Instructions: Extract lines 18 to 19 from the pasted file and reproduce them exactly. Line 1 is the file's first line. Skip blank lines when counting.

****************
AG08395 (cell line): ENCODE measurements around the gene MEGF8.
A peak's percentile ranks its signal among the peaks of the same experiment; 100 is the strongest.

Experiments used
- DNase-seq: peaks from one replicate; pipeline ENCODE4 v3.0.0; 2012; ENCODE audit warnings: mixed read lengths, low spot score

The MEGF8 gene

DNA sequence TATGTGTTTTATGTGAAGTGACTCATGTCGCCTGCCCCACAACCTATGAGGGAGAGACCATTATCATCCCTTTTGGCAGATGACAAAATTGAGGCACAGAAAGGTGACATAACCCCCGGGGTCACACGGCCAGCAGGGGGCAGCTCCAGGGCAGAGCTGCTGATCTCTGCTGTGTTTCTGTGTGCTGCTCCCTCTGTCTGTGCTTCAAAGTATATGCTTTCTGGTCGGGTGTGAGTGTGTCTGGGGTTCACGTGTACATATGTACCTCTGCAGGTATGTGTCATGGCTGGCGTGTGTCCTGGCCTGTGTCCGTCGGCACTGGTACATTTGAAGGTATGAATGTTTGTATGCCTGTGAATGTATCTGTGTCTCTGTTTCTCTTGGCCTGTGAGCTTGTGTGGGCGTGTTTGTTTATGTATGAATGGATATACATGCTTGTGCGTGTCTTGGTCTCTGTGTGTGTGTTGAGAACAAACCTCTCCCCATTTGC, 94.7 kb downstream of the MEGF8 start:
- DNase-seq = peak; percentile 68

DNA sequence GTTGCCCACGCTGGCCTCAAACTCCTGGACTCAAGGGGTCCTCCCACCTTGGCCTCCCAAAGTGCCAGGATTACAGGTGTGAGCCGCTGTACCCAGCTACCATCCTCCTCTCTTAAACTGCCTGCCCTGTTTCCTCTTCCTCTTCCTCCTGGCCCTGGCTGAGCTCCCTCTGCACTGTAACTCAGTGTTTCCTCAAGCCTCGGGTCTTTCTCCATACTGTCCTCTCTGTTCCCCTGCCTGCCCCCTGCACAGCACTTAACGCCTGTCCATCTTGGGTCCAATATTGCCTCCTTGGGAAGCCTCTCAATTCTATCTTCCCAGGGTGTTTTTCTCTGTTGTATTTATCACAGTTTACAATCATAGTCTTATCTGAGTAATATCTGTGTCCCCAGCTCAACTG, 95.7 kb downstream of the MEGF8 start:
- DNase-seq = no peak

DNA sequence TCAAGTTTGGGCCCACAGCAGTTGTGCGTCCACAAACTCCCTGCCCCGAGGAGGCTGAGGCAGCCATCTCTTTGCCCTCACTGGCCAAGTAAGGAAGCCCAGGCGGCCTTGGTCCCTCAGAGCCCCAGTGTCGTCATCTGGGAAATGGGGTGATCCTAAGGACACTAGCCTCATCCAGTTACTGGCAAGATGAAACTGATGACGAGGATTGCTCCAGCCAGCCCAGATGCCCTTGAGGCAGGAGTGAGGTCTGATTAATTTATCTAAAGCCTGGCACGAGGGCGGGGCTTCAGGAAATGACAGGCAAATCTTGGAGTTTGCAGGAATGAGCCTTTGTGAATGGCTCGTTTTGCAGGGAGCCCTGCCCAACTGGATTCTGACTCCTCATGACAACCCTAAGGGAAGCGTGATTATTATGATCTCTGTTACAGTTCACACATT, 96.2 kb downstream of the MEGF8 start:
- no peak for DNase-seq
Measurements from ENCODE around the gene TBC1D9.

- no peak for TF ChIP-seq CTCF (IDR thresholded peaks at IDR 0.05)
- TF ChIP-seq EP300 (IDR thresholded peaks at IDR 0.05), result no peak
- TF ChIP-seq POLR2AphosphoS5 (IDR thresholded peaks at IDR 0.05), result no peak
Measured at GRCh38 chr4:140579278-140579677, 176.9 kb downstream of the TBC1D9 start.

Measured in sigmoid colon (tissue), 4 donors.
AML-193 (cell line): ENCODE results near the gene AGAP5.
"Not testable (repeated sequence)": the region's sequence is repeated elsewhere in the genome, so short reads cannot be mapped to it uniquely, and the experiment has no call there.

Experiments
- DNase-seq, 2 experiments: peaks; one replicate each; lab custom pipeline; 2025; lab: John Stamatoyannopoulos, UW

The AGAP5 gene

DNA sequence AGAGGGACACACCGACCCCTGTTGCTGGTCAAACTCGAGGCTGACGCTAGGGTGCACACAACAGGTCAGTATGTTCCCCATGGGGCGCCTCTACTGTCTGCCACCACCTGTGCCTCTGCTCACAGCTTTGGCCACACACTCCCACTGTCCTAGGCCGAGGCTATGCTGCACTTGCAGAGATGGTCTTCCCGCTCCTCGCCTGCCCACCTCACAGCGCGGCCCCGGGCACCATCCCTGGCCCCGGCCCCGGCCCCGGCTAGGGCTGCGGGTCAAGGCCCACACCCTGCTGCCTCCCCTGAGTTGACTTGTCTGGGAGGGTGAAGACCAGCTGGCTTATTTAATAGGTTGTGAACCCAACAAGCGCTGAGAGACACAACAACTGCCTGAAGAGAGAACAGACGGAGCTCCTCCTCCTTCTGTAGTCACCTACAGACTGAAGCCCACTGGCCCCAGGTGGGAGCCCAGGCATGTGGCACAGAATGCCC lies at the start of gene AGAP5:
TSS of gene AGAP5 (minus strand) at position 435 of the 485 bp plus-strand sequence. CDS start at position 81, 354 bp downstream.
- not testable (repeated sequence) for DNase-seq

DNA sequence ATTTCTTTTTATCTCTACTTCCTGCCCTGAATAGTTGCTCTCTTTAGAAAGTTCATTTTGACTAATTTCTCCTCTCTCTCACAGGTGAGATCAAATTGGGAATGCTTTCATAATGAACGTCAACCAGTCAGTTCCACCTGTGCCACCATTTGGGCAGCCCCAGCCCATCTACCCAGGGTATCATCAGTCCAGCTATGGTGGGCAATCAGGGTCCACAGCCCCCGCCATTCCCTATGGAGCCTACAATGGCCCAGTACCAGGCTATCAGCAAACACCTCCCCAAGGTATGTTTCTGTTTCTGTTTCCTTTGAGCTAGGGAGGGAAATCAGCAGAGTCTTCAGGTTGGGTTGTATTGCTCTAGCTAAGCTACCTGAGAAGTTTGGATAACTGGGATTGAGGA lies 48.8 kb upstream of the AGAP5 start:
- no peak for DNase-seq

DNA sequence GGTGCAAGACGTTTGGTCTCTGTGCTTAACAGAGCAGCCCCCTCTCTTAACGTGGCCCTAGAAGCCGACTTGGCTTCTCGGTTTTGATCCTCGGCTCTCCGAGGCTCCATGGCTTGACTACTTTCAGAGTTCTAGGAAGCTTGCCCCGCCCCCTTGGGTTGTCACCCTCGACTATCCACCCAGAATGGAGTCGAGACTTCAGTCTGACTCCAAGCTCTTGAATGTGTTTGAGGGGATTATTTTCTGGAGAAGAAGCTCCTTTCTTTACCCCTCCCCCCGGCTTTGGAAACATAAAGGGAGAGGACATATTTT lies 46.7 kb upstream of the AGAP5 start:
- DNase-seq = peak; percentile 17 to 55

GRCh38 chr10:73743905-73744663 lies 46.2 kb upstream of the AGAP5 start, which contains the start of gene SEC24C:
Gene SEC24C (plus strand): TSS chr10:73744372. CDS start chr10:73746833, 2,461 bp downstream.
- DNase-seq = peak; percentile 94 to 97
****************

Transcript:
AML-193 (cell line): ENCODE results near the gene AGAP5.
"Not testable (repeated sequence)": the region's sequence is repeated elsewhere in the genome, so short reads cannot be mapped to it uniquely, and the experiment has no call there.